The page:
By JOSH NEWTON
Prosecutors have filed second-degree manslaughter charges against a 20-year-old father whose 18-month-old daughter died inside a heated car last November.
A report filed recently by the state’s office of the medical examiner lists the manner of the child’s death as accidental and caused by complications of hyperthermia, or excessive body heat.
First Assistant District Attorney Jack Thorp filed the charges last week against Cody Butler. Thorp said prosecutors waited until the ME’s report was completed and case law could be reviewed.
“Based on the evidence, the decision was made that there was probable cause to believe the father in this case exhibited culpable negligence,” said Thorp. “As fathers, we have certain responsibilities to care for children.”
Culpable negligence is often defined as failing to exercise the caution of a reasonable person, leading to the risk of injury or death. Thorp said culpable negligence could be failing to monitor the temperature inside the vehicle.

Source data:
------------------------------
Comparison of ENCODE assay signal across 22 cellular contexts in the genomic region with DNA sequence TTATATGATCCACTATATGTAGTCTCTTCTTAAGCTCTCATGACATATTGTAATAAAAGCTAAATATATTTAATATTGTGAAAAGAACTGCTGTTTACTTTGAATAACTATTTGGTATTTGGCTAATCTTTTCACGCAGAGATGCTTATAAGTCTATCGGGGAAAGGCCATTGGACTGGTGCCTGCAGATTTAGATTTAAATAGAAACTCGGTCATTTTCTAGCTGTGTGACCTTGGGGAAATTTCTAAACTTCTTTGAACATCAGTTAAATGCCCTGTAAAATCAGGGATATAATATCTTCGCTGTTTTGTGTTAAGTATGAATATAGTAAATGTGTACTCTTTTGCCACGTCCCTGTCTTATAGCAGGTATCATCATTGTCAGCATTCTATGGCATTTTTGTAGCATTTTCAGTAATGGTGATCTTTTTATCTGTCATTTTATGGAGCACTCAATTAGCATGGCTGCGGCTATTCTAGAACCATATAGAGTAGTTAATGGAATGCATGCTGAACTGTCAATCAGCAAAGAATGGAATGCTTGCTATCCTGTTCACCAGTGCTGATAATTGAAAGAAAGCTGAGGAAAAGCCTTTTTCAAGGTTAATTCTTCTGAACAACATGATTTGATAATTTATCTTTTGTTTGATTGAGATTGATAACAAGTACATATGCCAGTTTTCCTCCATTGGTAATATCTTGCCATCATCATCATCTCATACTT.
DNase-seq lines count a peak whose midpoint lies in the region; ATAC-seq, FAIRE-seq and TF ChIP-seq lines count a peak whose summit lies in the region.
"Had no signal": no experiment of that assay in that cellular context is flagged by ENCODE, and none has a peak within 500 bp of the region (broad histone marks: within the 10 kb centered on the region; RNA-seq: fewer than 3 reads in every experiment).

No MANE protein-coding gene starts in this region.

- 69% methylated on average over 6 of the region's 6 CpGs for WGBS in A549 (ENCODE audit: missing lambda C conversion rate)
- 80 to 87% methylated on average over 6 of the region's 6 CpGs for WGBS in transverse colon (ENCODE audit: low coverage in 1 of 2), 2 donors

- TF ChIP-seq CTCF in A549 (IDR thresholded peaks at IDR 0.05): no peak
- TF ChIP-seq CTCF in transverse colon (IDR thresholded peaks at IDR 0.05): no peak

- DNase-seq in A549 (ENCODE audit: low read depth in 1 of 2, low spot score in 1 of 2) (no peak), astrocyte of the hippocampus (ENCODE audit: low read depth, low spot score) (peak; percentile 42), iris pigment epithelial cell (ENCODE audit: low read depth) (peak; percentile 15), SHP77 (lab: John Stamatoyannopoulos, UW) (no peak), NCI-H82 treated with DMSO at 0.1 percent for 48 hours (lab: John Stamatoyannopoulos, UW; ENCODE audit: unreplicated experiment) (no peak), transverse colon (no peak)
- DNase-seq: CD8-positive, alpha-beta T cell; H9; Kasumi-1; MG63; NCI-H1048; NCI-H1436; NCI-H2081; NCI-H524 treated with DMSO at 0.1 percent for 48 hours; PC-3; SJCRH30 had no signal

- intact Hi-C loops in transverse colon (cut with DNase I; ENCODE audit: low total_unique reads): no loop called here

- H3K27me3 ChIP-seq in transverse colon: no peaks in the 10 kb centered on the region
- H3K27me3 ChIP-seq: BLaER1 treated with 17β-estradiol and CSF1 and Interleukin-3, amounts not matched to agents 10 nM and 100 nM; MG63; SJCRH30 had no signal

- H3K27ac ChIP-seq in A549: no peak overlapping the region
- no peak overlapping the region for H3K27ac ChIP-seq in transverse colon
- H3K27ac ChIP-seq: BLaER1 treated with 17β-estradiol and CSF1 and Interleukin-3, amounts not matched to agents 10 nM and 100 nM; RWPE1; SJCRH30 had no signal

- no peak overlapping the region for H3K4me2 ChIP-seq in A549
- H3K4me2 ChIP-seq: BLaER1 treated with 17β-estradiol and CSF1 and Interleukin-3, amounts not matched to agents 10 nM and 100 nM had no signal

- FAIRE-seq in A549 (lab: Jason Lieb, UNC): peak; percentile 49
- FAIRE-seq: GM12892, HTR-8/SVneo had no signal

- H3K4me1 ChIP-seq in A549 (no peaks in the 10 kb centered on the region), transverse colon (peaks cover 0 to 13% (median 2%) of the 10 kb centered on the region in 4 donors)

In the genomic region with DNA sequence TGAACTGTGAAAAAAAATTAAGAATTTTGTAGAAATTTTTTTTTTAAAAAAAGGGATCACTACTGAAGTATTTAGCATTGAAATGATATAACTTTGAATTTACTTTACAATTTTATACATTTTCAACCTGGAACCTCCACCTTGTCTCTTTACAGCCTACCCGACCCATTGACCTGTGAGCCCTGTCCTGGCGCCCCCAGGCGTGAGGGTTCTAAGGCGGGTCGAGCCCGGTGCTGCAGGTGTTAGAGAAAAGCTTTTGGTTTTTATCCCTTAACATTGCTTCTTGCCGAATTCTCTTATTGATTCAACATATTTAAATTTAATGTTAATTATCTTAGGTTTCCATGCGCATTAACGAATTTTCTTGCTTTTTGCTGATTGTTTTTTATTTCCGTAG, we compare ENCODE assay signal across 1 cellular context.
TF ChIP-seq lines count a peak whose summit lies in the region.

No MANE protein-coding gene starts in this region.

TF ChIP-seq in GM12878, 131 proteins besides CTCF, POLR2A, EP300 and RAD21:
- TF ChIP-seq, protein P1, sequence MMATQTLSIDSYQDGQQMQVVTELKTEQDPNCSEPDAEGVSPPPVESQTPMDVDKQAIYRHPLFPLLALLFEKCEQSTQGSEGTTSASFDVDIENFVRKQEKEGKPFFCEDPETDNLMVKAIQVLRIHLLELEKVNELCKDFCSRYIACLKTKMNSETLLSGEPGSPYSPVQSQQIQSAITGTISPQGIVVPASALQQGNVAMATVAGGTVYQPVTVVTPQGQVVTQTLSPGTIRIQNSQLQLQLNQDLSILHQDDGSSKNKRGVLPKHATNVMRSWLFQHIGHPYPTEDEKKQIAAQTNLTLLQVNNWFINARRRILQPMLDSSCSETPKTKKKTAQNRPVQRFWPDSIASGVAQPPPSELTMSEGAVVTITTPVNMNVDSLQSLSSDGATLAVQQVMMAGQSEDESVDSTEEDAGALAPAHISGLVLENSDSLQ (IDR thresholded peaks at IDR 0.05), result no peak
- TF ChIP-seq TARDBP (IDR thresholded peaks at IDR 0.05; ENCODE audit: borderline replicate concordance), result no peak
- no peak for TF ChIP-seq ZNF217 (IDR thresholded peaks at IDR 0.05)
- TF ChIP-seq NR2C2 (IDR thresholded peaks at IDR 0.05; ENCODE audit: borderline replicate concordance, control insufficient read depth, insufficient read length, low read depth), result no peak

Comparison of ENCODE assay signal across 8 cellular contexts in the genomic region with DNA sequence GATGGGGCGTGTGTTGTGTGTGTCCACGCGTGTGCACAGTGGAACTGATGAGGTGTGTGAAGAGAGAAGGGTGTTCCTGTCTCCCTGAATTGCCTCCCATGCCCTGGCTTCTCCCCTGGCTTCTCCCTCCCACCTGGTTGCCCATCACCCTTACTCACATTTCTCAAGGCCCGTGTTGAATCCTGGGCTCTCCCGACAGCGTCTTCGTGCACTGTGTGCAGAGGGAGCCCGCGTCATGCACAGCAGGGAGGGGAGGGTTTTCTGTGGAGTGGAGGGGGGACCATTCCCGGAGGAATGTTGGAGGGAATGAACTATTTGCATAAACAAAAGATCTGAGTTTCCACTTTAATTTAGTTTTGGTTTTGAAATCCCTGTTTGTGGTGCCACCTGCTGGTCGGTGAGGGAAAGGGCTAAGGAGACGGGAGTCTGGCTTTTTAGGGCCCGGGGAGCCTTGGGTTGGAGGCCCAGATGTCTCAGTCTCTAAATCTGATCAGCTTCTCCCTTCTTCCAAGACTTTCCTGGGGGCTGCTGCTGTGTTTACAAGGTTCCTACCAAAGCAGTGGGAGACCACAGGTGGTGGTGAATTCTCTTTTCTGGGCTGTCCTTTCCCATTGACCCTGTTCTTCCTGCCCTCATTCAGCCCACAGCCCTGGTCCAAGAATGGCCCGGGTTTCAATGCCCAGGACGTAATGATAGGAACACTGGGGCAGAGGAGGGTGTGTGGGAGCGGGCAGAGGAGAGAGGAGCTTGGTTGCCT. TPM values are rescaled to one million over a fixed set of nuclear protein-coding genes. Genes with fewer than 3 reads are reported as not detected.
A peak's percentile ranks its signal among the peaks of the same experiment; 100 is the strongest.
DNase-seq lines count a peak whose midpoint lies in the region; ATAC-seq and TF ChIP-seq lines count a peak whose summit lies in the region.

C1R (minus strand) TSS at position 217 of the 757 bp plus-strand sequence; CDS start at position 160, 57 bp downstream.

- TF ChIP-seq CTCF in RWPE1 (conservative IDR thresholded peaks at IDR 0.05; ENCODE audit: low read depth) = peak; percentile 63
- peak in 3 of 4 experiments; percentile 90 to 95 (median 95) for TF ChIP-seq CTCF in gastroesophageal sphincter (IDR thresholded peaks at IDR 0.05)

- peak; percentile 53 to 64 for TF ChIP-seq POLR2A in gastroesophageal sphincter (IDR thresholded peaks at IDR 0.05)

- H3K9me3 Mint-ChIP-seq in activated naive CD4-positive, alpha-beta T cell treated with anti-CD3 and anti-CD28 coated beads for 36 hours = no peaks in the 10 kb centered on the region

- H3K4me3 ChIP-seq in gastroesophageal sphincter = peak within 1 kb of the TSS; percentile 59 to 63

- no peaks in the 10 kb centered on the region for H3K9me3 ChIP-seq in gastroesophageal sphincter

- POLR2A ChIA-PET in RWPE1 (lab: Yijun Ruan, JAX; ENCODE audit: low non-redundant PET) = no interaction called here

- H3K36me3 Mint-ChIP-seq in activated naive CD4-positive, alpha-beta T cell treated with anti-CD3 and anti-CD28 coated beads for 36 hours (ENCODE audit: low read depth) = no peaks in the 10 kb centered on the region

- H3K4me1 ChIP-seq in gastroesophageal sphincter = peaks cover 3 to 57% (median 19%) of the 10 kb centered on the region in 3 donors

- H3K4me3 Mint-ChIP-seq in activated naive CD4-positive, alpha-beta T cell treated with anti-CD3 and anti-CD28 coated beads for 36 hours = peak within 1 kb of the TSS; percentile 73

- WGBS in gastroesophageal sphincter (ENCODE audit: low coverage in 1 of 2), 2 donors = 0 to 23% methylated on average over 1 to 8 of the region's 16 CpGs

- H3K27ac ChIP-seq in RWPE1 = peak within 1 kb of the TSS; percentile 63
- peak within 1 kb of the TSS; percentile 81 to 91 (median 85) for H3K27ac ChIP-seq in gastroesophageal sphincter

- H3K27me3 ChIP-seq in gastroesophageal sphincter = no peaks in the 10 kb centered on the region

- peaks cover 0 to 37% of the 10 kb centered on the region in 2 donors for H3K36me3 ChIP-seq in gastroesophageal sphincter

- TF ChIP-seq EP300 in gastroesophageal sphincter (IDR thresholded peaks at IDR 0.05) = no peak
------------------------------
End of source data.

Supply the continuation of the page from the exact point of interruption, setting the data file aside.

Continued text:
According to the ME’s report, the 18-month-old had a body temperature of 108 degrees when she was taken to a Tahlequah hospital last November.
Tahlequah detectives said Butler placed the child into a restraint in the back seat of his car while he was at Norris Park on Nov. 19, 2012.
He started the vehicle to warm it up as temperatures outside dropped and the girl grew tired.
Butler then stood outside of the vehicle talking to his girlfriend, and checked periodically on the baby, detectives said.
At some point, Butler noticed the child’s cheeks were purple. An ambulance was called and CPR was started on the girl, but she never regained consciousness.
Detectives said the child may have been inside the car for an hour. During the investigation, police checked the temperature of Butler’s car with the heater on and determined temperatures may have topped 126 degrees within an hour.
According to the information filed in the case, second-degree manslaughter is a felony punishable by two to four years in prison, up to a year in the county jail, and a fine of up to $1,000.